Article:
Advanced Product Quality Planning, or APQP for short, creates a roadmap for developing new products complete with time-based milestones and decision points along the way.
A major objective of Advanced Product Quality Planning is to provide a vehicle for suppliers and customers to work together when developing a new product.
Comprehensive APQP planning assures on-time delivery of high added-value products. Successful New Product Introductions (NPIs) follow the principles of the Advanced Product Quality Planning.
Five Phases of an APQP
APQP has five formal phases. Each phase connects to and triggers the next. The Advanced Product Quality Planning Process is not a “use what I like and ignore the rest” approach. The five phases represent a continuum where each phase builds upon the previous. Consequently, the entire process suffers when early phases are incomplete.
Two “Unofficial” Phases
Some organizations add additional phases to their APQP processes. While these aren’t required phases, they include important start-up and on-going improvement activities that contribute to the long-term success of an APQP. They are:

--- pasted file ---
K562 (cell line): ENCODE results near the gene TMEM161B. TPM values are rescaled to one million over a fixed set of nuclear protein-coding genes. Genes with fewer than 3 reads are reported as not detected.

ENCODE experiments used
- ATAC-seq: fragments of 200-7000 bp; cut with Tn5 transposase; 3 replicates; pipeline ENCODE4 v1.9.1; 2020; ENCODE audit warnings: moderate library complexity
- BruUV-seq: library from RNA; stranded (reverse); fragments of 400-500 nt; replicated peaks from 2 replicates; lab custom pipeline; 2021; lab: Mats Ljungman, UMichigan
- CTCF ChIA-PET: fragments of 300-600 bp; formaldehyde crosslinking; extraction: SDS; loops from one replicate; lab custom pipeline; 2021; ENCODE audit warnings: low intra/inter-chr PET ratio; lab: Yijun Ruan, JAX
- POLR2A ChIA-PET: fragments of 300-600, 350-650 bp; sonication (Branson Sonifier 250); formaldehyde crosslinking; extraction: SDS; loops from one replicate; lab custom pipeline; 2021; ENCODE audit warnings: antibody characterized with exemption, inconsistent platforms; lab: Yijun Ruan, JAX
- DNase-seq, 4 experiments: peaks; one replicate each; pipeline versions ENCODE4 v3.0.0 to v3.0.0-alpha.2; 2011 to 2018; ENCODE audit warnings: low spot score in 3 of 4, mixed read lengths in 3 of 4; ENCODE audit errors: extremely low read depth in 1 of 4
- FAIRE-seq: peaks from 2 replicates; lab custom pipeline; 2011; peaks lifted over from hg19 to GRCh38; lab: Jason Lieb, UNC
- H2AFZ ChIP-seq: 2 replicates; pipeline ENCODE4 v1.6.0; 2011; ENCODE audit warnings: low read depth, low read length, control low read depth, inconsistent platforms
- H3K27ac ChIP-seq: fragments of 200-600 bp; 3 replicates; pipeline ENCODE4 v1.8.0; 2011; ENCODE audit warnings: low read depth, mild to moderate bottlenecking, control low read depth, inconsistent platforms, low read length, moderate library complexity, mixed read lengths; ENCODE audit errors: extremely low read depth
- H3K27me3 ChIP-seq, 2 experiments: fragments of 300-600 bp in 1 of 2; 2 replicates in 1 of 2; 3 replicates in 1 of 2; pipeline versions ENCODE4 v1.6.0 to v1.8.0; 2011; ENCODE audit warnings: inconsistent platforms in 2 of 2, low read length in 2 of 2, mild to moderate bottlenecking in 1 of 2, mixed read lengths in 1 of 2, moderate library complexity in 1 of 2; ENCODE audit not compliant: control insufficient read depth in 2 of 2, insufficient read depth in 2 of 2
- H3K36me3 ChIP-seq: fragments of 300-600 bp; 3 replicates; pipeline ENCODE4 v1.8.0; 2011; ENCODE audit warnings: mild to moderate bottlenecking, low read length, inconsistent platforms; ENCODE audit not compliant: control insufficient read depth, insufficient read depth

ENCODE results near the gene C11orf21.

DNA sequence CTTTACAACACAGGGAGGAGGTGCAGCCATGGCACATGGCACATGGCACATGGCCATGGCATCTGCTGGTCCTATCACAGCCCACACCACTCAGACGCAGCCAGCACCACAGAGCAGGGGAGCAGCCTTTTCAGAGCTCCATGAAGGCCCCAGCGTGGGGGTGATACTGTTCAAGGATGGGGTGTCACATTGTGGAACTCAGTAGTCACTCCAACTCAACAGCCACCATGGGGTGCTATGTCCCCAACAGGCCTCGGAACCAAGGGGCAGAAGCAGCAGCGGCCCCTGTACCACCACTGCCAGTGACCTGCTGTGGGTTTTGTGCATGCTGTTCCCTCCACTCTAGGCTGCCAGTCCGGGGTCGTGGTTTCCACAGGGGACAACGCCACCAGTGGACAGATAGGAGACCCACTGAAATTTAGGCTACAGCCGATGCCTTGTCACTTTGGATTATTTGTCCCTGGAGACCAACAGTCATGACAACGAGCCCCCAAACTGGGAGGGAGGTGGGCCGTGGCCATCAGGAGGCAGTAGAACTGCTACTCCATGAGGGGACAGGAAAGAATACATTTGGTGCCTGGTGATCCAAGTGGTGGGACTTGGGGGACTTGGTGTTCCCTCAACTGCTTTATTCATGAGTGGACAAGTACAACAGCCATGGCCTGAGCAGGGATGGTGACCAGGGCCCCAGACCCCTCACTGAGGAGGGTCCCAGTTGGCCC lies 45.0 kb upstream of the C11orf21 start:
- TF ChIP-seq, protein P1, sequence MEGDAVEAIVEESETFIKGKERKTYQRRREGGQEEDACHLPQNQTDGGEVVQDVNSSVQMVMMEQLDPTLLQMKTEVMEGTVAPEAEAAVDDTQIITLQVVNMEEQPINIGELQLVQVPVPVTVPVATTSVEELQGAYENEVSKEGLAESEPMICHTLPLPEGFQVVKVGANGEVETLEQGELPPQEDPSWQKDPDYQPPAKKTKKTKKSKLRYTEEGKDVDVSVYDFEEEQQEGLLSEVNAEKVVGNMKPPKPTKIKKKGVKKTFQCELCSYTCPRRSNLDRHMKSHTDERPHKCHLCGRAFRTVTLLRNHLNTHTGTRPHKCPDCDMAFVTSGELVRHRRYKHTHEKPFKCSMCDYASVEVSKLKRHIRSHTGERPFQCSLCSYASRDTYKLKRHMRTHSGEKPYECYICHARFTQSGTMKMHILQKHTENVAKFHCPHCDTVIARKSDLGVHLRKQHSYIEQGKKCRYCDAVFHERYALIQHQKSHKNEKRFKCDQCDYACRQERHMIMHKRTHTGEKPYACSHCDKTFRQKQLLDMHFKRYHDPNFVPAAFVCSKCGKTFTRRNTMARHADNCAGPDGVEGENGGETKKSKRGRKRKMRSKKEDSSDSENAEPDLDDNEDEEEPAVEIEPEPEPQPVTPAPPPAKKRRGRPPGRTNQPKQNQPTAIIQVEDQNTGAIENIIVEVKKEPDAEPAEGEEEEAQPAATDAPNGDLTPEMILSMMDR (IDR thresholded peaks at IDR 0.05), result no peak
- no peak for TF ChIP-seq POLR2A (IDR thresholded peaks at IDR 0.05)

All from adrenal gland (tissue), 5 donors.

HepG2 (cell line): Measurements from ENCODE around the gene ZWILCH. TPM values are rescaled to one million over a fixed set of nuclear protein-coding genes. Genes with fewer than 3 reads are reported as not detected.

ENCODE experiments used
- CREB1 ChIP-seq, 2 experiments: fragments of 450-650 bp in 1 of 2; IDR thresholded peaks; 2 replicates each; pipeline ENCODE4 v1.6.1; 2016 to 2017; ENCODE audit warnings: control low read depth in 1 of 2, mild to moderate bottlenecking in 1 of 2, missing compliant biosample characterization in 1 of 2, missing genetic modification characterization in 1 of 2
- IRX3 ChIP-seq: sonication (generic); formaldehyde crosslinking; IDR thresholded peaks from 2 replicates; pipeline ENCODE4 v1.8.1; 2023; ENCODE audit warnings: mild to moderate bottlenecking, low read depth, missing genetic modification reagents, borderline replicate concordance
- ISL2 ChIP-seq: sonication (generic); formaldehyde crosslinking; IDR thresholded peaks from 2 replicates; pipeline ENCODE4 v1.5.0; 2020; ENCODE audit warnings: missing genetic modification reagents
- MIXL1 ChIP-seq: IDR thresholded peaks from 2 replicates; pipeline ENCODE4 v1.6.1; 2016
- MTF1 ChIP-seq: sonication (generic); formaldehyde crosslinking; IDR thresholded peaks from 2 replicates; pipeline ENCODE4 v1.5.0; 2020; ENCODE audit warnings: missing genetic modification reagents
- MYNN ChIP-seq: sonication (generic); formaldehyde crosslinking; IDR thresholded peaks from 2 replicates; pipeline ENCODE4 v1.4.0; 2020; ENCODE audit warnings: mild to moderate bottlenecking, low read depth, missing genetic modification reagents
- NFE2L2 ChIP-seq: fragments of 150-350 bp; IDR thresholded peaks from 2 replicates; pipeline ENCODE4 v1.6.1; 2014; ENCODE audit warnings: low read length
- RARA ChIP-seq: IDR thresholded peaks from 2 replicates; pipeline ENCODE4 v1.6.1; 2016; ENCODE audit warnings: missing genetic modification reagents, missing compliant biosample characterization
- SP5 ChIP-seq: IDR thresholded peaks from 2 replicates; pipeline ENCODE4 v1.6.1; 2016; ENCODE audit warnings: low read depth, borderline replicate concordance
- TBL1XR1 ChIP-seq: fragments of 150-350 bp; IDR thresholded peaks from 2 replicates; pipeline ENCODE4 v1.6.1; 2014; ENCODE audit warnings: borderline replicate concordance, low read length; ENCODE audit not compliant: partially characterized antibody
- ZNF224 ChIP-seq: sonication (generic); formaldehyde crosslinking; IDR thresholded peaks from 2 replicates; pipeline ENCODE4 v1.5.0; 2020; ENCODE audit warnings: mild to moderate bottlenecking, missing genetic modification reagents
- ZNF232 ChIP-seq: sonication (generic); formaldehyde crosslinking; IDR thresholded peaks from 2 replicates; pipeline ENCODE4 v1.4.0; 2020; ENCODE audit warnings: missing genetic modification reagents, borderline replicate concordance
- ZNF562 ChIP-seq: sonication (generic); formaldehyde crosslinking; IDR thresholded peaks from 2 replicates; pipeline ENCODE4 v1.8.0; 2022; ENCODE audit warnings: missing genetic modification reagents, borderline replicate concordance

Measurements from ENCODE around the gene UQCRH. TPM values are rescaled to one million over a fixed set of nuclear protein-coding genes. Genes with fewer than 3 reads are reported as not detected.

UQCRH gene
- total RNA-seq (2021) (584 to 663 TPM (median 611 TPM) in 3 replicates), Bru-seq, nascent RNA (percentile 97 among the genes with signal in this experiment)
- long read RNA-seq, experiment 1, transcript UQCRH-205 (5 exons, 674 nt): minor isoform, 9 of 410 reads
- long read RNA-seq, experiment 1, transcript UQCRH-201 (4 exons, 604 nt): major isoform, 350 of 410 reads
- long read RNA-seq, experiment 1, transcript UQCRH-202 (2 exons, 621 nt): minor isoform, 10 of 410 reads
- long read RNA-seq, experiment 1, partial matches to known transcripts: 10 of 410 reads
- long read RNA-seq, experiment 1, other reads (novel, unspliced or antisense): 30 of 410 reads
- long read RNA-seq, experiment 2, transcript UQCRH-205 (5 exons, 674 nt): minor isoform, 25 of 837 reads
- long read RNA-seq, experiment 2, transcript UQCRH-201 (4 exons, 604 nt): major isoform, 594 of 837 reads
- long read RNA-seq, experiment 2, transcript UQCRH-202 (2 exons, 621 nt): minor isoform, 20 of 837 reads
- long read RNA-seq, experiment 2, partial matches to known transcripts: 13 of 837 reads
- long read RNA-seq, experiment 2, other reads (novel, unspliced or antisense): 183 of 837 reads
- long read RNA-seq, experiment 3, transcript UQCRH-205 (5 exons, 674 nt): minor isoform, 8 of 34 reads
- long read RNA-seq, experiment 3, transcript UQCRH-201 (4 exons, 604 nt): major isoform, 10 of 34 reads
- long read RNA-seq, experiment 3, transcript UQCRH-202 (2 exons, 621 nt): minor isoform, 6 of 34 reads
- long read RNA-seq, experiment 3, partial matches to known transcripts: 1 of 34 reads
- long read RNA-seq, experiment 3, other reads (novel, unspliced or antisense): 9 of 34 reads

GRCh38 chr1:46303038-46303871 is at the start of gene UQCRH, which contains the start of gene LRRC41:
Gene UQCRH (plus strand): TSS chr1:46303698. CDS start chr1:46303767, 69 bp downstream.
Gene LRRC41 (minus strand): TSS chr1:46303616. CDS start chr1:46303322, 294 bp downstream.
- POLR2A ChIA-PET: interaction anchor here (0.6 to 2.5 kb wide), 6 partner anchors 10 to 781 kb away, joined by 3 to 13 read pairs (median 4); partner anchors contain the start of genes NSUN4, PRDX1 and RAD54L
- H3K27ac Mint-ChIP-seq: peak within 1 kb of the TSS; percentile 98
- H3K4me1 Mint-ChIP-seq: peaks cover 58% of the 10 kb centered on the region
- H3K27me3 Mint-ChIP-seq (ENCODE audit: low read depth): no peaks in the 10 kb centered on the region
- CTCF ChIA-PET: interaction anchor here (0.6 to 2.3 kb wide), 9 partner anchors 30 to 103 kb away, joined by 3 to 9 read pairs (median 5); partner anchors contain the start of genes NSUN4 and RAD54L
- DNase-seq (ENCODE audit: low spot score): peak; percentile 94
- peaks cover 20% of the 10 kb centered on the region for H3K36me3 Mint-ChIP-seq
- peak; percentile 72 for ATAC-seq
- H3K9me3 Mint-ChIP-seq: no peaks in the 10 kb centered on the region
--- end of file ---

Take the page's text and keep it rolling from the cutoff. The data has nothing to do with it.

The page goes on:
- Phase 0 – APQP Preparation and Team Formation
- Phase 6 – Control Plan
A Little Background
APQP was introduced in 1994 by the AIAG or Automotive Industry Action Group. Before then, the requirements of OEMs (in the automotive sector) were at times confusing and conflicting. The process provides a common platform for planning, developing and producing a product or providing a service.
The original 1994 version was a collaborative effort involving Chrysler Corporation, Ford Motor Company and General Motors Corporation. In the intervening years, AIAG membership has grown to include OEMs such as Caterpillar, Daimler, Honda, International Truck, Nissan, Toyota and many automotive sector part suppliers and service suppliers.
Today, Advanced Product Quality Planning has extended to many organizations beyond the automotive sector.